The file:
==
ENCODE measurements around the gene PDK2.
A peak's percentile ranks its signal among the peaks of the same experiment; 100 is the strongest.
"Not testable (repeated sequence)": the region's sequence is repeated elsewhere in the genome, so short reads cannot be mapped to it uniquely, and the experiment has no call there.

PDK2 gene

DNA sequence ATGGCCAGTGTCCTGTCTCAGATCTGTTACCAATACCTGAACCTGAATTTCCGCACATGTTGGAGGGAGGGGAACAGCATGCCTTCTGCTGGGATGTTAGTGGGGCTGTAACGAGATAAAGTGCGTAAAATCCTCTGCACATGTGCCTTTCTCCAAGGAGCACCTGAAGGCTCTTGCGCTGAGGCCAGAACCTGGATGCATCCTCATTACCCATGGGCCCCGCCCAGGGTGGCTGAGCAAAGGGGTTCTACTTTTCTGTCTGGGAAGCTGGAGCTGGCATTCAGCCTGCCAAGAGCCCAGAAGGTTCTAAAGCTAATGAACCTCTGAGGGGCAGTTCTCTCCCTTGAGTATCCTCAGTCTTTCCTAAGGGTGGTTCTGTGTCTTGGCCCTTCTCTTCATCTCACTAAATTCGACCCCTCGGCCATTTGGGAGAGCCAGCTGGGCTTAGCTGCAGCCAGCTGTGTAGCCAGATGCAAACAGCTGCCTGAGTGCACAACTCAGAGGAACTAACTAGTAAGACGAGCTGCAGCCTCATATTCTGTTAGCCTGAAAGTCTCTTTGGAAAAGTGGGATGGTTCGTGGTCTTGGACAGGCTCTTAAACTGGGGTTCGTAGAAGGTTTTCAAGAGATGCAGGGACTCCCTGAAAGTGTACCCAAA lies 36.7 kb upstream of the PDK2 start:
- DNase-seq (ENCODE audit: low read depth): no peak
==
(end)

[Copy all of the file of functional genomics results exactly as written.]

ENCODE measurements around the gene PDK2.
A peak's percentile ranks its signal among the peaks of the same experiment; 100 is the strongest.
"Not testable (repeated sequence)": the region's sequence is repeated elsewhere in the genome, so short reads cannot be mapped to it uniquely, and the experiment has no call there.

PDK2 gene

DNA sequence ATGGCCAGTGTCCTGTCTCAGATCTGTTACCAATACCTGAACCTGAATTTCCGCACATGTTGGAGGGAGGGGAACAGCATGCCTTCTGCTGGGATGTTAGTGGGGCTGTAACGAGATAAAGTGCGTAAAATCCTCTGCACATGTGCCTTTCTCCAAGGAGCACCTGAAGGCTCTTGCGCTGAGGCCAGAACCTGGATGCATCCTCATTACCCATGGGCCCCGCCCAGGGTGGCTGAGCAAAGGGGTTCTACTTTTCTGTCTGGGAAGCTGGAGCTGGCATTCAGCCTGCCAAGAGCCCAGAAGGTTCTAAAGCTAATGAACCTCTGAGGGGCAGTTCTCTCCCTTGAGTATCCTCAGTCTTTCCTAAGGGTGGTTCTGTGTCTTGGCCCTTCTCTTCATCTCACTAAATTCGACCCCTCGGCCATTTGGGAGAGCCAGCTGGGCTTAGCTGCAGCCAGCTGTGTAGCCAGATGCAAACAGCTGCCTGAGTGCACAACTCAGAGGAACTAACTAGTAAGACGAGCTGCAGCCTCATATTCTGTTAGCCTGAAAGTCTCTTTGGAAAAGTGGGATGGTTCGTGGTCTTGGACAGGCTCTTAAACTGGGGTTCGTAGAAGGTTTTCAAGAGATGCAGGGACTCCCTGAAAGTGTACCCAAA lies 36.7 kb upstream of the PDK2 start:
- DNase-seq (ENCODE audit: low read depth): no peak